radio talk show regarding the uproar caused by the shooting of
domestic dogs by police. This came from my Commentary about the
unwisdom of a policeman's using his firearm on a dog. No matter how
justified his act may be in a legal sense, it always gives him and
his department a very bad press. A properly qualified policeman
should be able to take on any one dog without recourse to gunfire.
If a dog is wearing a collar when he attacks, he is good as dead,
and even if he is not wearing a collar, almost any sort of blunt or
edged instrument will serve to stop him - in the hands of a
qualified police officer.
"He ricochets from one scandal to another, endlessly
self-absorbed and generally despised."
(No, no! We mean George IV, about whom this line was written quite
some time ago.)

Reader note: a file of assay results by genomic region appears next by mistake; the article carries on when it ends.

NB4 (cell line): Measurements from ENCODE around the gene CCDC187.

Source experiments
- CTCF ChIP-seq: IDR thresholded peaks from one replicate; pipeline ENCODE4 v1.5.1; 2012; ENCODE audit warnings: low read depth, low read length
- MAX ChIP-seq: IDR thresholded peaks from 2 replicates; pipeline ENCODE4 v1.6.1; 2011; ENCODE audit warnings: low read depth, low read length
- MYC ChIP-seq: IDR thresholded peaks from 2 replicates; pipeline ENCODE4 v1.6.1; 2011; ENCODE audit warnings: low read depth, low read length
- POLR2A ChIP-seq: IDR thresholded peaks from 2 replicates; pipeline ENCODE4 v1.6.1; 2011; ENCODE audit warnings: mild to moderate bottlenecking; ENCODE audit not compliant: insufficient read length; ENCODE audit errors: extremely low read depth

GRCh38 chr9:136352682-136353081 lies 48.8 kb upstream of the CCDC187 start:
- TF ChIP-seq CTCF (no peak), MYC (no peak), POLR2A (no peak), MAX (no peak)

I note with some puzzlement that the 376
Steyr cartridge is now announced for sale, even though I do not
know any place where there are samples of it. Also the "Dragoon"
rifle, which is a scout configuration in the larger cartridge, is
listed in the brochure for about two hundred dollars more -
why I cannot say. The two weapons are structurally identical, and
while there may be a few ounces more steel in the Dragoon than in
the Scout, I cannot see that makes up to two hundred dollars
difference. Marketing is an extremely esoteric activity.
"For the man who has everything" we now
suggest a titanium gold-coated Desert Eagle from IMI. Clearly there
is a lot of money out there somewhere.
On the subject of money, we note that the whimpers we hear about
the price of the Scout do not seem to discourage multiple
purchases. We now have several correspondents who proudly operate
"his-and-hers" Scouts, apparently for married couples who do not
About the only place we know of where a
large magazine capacity is useful to a hunter is in Australia,
where the pigs are a dreadful nuisance and legitimately taken in
large numbers. We recently read a magazine account of a hunt which
gathered up no less than 43 pigs in one day.
If you don't understand weapons you don't
understand fighting. If you don't understand fighting you don't
understand war. If you don't understand war you don't understand